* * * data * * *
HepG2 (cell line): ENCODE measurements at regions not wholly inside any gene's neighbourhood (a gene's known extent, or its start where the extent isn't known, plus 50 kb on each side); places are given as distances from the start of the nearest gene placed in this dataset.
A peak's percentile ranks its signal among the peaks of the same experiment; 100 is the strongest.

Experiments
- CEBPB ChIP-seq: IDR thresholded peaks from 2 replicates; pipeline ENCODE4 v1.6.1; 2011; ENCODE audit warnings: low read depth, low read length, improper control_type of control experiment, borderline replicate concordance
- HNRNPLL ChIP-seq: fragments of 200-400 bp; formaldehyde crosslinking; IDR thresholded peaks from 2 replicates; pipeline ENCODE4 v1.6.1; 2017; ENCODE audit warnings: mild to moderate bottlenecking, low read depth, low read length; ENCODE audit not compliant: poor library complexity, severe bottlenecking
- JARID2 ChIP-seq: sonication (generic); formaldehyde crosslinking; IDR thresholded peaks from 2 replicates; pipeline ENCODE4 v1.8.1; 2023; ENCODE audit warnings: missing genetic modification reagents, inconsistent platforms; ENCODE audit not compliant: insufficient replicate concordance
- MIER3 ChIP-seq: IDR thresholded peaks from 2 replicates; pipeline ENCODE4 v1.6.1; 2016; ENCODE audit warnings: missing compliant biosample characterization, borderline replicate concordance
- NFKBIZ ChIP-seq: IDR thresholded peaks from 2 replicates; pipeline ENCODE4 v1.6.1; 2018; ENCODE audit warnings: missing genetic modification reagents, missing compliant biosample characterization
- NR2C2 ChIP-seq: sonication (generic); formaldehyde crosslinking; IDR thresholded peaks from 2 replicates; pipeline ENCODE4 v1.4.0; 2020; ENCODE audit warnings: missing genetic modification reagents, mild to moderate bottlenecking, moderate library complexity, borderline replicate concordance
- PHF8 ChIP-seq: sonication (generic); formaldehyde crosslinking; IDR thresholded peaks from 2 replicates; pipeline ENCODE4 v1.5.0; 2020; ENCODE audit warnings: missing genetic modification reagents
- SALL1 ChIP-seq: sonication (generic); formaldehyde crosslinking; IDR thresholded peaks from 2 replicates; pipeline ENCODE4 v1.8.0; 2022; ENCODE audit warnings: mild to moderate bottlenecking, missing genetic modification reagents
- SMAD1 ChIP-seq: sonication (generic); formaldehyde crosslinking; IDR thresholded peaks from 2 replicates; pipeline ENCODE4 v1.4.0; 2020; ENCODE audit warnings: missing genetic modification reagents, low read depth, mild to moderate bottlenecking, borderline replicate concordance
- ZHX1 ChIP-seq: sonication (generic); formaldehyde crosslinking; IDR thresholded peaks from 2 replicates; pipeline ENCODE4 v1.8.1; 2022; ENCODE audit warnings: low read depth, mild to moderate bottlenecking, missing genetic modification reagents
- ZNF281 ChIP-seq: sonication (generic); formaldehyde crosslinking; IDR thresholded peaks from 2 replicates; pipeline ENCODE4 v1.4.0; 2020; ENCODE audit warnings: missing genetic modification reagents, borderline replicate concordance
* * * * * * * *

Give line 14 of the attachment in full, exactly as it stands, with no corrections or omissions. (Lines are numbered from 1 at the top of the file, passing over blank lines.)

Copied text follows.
- ZNF281 ChIP-seq: sonication (generic); formaldehyde crosslinking; IDR thresholded peaks from 2 replicates; pipeline ENCODE4 v1.4.0; 2020; ENCODE audit warnings: missing genetic modification reagents, borderline replicate concordance